Alabama Guard Medical Team Helps Populace Locate Medical Resources
By Capt. Steve Alvarez, USA
American Forces Press Service
GAUTIER, Miss., Sept. 11, 2005 Hurricane Katrina left two things in its wake: destruction and confusion.
Alabama National Guardsmen Capt. Jason Wells discusses available medications with fellow Guard members Capt. Sesthers Melendez, left, and Staff Sgt. Janine Pridgen. Photo by Capt. Steve Alvarez, USA
(Click photo for screen-resolution image);high-resolution image available.
In its aftermath, the Alabama National Guard dispatched resources to Gulf states to help remove tons of debris that state officials here say will fill 1,000 football fields, each 10 feet deep. But the Alabama National Guard is also helping remove much of the confusion too.
Alabama National Guard State Surgeon Col. John McGinnis identified a need to provide citizens with a one-stop source for medical assistance. He organized a team that assists residents here with finding medical resources in the chaotic aftermath of Katrina, an environment where mostly everything in the city has been wiped out.
"We try to hook people up with what they need," Alabama National Guard Staff Sgt. Janine Pridgen said. "Many walk in here needing doctors or shots," she said. The team then points people in the right direction or gives them what they need, if they have it in stock.
The six-person team from the 161st Area Support Medical Battalion from Mobile, Ala. established its operation in a vacant mall retail space just off of Highway 90. They are a small slice of a 52-person medical contingency that is providing health care to soldiers who are on relief operations throughout the nearby Pascagoula, Miss., area. Many of the contingent's ambulance teams are at distribution sites.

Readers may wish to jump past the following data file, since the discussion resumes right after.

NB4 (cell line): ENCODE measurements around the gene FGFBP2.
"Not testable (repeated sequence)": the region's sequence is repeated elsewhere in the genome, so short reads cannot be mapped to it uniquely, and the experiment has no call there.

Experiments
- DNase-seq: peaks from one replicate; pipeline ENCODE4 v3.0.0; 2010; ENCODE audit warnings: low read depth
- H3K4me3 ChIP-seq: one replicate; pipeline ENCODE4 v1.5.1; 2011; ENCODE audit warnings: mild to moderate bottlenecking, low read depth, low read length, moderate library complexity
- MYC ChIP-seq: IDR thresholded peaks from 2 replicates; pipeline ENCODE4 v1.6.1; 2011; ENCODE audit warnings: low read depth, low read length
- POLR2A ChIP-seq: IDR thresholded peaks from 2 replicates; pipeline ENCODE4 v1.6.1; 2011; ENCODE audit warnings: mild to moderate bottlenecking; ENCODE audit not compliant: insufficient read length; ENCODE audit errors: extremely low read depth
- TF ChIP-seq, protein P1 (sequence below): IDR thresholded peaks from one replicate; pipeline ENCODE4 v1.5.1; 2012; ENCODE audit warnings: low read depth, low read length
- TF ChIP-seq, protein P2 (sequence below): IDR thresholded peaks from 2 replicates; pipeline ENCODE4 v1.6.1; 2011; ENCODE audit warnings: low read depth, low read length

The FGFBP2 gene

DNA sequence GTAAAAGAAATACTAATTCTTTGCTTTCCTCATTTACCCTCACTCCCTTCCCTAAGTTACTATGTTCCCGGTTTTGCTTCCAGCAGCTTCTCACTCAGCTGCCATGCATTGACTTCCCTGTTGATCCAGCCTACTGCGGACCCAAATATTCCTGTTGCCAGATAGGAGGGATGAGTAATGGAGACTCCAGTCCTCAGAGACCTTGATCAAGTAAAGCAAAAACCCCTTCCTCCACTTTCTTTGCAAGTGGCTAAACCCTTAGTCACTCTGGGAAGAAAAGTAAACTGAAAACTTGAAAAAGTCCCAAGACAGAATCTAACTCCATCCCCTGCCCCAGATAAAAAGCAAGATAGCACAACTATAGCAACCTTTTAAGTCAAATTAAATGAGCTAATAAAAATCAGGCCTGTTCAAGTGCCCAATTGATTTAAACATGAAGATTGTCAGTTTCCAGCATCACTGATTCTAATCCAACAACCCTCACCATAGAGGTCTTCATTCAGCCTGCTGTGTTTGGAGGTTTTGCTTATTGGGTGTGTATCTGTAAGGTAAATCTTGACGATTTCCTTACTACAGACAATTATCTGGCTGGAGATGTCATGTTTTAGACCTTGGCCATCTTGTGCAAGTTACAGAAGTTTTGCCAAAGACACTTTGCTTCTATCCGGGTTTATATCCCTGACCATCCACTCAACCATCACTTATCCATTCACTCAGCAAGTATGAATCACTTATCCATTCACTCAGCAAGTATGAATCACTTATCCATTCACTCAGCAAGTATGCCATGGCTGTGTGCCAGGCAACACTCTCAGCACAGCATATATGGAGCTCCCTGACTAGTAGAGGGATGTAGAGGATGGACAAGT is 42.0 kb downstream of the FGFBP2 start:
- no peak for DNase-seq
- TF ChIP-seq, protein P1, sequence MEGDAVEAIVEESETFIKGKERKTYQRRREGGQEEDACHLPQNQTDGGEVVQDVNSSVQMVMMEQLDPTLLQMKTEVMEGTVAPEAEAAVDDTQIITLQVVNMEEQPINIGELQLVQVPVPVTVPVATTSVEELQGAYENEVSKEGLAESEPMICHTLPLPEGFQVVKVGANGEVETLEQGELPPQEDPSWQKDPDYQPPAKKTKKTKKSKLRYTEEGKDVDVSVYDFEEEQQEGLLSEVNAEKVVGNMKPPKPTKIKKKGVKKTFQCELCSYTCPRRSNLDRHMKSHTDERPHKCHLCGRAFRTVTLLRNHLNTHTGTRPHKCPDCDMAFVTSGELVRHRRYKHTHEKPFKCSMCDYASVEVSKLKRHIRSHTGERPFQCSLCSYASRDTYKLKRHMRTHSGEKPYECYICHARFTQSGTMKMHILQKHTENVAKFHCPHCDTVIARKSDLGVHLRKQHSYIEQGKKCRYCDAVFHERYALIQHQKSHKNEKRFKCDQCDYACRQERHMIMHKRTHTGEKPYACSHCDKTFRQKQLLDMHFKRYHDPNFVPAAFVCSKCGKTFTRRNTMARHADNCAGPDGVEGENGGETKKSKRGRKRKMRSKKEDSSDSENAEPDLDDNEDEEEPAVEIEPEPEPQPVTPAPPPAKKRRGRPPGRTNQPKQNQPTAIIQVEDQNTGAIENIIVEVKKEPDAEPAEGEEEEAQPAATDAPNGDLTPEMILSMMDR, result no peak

"We wanted to be centralized so people could find us," Pridgen said. "Everyone is so thankful that we're here to help," she said.
The assessment team serves as a liaison. The team finds medical suppliers and providers and connects those in need with those who can provide goods and services. They also stock some donated medical items.
Pridgen is an immunizations nurse at Fort Rucker, Ala., in her civilian career. While in uniform, she is a mental-health noncommissioned officer. She said both positions likely had something to do with her being placed on the assessment team.
Thus far the team has coordinated many transactions like the donation of free medications to those with a valid prescription. Team members have located much-needed oxygen tanks for an elderly patient. They found an optometrist who will provide free glasses to those who lost theirs in the storm and delivered a nebulizer, a device that puts medicine into a vapor to be inhaled, to a family who needed one for a child. They have also issued medical durable goods like walkers and wheelchairs.
The team had helped 75 people by Sept. 9, after being in operation only five days. Providers are now stepping forward to ensure the team is aware that their medical services are available.
"Our team has gone out into the community and found resources to help the clientele here," physician assistant Capt. Sesthers Melendez said.
The team, all from the Alabama Army National Guard, also has food and water available for those seek their services.